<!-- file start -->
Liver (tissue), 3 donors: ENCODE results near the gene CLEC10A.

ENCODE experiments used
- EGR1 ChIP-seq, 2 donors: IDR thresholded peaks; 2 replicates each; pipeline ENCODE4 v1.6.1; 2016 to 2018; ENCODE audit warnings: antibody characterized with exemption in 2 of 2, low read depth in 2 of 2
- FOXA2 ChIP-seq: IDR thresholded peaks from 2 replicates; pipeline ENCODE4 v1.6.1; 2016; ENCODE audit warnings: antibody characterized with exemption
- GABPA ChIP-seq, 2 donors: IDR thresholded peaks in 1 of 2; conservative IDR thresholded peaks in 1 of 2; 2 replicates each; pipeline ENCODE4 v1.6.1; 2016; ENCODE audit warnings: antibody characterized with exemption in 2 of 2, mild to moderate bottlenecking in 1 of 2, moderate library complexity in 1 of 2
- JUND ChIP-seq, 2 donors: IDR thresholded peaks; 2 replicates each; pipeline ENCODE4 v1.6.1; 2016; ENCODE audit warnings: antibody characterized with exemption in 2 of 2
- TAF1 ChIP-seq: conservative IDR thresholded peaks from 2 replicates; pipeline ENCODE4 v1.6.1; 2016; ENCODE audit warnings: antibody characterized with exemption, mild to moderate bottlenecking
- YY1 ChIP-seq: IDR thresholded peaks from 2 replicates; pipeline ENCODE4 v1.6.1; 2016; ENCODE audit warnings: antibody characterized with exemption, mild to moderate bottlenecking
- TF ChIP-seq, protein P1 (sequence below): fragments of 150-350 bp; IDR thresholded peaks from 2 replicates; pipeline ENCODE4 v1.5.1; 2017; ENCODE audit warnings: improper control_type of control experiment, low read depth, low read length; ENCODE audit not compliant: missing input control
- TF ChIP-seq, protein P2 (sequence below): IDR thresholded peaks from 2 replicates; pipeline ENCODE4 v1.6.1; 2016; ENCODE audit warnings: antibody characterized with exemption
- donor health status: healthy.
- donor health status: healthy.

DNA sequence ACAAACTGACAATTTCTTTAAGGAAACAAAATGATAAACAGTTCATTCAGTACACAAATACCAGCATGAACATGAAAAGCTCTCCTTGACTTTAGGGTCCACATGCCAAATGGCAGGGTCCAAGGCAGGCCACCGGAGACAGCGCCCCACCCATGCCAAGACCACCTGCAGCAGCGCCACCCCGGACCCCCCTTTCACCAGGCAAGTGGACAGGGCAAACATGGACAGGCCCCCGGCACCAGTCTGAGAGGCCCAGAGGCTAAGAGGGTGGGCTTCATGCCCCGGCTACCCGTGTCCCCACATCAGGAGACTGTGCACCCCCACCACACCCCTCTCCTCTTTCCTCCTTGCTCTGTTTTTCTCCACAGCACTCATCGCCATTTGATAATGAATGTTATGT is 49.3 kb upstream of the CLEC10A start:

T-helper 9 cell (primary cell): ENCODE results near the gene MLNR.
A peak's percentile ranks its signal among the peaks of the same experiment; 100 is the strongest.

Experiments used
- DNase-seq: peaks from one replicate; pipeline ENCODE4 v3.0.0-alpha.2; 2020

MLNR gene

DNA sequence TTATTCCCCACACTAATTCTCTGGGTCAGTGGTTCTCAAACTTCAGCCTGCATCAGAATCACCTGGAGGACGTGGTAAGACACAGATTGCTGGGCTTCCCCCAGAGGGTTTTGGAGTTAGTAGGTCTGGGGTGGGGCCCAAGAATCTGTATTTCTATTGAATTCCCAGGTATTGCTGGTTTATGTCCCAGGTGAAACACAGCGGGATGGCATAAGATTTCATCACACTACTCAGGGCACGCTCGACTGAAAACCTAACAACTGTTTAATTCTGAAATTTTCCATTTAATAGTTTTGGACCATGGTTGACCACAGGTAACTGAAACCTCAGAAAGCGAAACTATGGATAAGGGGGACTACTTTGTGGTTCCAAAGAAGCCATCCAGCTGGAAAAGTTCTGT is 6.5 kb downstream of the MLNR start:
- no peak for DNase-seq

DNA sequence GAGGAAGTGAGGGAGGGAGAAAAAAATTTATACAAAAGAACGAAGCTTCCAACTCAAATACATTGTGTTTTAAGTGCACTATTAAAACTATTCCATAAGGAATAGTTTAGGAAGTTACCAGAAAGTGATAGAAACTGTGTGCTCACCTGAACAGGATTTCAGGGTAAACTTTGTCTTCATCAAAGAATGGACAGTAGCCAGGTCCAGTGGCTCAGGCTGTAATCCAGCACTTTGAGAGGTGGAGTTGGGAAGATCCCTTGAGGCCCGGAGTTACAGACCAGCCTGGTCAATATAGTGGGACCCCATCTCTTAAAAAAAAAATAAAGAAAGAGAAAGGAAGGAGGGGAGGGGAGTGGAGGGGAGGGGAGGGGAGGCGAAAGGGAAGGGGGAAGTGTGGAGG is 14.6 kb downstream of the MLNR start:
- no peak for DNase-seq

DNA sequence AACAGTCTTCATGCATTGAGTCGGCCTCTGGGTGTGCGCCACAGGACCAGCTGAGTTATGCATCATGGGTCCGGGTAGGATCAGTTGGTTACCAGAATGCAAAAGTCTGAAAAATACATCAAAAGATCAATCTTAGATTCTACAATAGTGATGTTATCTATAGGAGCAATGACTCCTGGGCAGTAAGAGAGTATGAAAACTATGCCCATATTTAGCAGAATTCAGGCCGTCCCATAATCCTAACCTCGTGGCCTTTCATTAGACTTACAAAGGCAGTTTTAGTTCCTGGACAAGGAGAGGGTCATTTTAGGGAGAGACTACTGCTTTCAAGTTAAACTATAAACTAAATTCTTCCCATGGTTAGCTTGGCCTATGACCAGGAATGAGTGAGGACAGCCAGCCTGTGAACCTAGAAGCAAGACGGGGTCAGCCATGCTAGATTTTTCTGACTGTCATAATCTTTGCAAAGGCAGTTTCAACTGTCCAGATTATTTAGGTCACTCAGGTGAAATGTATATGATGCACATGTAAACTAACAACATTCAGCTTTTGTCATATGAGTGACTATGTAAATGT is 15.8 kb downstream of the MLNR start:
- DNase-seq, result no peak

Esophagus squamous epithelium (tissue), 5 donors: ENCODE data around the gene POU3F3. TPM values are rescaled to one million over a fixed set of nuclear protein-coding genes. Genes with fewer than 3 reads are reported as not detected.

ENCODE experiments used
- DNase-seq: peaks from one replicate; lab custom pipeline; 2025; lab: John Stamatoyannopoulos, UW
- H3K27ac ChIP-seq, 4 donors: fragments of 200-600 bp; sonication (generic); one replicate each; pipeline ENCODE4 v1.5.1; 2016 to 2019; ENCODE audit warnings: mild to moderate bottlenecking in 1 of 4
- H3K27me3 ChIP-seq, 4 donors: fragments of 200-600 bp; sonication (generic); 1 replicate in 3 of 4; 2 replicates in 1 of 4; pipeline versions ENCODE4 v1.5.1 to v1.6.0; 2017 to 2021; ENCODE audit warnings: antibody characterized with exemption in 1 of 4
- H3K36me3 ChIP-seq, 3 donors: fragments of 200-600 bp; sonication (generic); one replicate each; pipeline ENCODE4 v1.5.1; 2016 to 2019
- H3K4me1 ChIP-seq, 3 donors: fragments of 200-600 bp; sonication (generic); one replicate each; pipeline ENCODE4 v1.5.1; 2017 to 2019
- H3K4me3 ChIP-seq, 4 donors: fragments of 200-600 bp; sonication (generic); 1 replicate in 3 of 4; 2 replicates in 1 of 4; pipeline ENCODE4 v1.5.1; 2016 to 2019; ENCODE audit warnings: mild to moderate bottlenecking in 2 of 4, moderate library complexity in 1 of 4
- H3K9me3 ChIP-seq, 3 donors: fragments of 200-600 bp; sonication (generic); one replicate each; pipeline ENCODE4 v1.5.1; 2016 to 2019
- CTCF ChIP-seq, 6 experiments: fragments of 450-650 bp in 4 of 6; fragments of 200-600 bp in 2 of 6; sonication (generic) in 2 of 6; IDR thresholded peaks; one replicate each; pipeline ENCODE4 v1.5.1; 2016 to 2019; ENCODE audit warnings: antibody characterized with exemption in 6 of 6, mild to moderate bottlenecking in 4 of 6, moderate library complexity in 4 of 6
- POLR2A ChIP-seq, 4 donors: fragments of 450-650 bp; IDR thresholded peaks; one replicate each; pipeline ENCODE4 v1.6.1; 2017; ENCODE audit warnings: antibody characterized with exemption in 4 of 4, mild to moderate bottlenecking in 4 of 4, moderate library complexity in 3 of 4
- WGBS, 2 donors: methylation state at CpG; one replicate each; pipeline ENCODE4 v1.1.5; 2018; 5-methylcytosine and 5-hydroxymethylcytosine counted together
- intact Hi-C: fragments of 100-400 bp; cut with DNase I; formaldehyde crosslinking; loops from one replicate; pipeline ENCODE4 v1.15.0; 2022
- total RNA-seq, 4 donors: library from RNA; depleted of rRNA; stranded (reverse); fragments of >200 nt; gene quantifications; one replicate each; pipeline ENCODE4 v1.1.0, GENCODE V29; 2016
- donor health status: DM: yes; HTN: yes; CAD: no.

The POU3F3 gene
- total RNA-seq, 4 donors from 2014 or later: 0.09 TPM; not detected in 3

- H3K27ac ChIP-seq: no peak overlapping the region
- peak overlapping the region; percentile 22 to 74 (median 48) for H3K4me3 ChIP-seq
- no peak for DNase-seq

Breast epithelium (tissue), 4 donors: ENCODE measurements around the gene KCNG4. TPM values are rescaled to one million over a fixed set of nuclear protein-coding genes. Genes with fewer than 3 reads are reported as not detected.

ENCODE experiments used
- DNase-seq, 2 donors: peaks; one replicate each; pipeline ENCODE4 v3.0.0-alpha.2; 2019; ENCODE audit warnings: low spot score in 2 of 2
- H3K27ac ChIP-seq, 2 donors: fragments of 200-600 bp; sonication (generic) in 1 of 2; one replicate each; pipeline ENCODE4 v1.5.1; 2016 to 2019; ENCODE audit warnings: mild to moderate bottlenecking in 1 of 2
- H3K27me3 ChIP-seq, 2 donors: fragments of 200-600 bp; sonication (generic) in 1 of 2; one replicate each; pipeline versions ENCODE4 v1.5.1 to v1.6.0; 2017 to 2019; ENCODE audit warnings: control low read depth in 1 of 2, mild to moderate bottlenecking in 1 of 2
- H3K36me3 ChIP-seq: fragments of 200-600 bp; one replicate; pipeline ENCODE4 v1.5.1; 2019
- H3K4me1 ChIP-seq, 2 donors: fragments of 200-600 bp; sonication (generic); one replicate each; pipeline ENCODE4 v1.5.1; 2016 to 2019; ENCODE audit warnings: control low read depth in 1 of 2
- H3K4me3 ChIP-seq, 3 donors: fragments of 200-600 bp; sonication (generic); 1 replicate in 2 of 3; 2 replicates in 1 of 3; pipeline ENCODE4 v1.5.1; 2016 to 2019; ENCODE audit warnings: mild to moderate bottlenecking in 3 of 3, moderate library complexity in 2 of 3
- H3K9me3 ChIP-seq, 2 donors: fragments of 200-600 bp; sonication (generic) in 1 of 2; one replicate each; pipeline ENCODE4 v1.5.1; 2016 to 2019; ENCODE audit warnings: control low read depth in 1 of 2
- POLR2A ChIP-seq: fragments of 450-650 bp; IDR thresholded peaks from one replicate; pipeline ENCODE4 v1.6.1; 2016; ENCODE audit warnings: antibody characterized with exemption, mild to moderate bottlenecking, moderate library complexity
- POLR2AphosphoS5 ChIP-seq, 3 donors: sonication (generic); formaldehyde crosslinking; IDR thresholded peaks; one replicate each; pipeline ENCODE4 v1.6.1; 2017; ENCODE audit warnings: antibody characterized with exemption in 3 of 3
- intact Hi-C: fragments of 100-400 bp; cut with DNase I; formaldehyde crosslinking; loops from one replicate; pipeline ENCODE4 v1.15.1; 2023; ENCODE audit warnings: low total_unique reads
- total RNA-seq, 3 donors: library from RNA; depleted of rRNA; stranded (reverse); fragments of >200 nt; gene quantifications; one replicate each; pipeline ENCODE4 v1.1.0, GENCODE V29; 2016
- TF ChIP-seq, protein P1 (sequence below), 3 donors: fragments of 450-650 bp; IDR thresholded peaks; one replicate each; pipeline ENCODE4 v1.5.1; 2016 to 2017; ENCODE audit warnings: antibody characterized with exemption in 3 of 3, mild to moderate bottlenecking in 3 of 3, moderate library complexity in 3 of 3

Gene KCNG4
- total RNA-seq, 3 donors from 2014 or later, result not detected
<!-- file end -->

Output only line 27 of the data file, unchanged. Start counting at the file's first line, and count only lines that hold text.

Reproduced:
- DNase-seq: peaks from one replicate; lab custom pipeline; 2025; lab: John Stamatoyannopoulos, UW